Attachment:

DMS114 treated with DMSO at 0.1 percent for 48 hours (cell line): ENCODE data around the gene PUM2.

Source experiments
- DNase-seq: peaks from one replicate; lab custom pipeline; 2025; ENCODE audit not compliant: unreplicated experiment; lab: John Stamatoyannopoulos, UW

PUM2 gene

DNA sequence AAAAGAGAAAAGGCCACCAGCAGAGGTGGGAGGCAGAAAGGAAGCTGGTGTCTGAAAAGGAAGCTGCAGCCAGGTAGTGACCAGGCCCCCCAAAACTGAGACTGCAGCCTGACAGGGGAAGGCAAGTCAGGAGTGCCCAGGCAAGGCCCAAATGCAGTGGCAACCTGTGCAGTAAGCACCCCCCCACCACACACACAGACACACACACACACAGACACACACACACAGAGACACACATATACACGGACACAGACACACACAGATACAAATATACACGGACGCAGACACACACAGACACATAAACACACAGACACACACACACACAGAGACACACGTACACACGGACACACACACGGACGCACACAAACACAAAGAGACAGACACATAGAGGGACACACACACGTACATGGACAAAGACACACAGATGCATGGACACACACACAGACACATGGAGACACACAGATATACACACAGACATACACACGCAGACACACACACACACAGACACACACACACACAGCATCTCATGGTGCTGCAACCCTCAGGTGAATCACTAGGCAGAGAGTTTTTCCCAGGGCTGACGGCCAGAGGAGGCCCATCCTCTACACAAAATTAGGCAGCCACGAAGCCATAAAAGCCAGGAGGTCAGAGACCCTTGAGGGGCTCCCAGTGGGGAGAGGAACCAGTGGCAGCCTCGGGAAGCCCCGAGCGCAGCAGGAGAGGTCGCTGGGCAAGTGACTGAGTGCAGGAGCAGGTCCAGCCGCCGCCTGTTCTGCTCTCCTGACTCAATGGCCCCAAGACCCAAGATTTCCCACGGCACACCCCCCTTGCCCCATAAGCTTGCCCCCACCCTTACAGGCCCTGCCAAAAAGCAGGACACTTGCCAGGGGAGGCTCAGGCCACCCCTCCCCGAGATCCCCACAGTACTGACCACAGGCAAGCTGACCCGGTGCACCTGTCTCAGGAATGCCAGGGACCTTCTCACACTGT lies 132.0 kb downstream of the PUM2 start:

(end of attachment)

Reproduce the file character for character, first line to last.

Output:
DMS114 treated with DMSO at 0.1 percent for 48 hours (cell line): ENCODE data around the gene PUM2.

Source experiments
- DNase-seq: peaks from one replicate; lab custom pipeline; 2025; ENCODE audit not compliant: unreplicated experiment; lab: John Stamatoyannopoulos, UW

PUM2 gene

DNA sequence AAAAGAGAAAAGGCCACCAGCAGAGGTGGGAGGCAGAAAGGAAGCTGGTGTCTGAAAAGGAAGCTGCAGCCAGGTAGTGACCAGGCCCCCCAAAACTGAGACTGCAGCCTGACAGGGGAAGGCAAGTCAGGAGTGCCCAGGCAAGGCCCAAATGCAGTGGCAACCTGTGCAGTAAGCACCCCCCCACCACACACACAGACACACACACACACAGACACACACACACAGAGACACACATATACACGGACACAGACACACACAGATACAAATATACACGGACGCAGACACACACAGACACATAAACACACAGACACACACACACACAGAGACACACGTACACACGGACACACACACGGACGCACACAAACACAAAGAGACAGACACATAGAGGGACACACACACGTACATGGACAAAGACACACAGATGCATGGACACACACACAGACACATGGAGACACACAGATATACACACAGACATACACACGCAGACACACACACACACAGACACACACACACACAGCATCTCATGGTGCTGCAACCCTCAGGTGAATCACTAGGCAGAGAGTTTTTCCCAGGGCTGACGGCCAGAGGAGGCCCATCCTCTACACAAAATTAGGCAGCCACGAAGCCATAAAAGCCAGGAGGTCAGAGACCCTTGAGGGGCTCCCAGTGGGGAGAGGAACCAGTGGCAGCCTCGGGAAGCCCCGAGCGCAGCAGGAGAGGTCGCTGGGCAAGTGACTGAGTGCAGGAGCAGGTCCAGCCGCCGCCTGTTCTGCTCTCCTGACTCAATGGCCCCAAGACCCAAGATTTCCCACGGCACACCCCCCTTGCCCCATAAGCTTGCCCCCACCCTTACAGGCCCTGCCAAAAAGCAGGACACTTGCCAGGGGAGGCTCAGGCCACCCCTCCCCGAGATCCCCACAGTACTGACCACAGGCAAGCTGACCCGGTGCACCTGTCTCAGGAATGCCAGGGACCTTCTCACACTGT lies 132.0 kb downstream of the PUM2 start: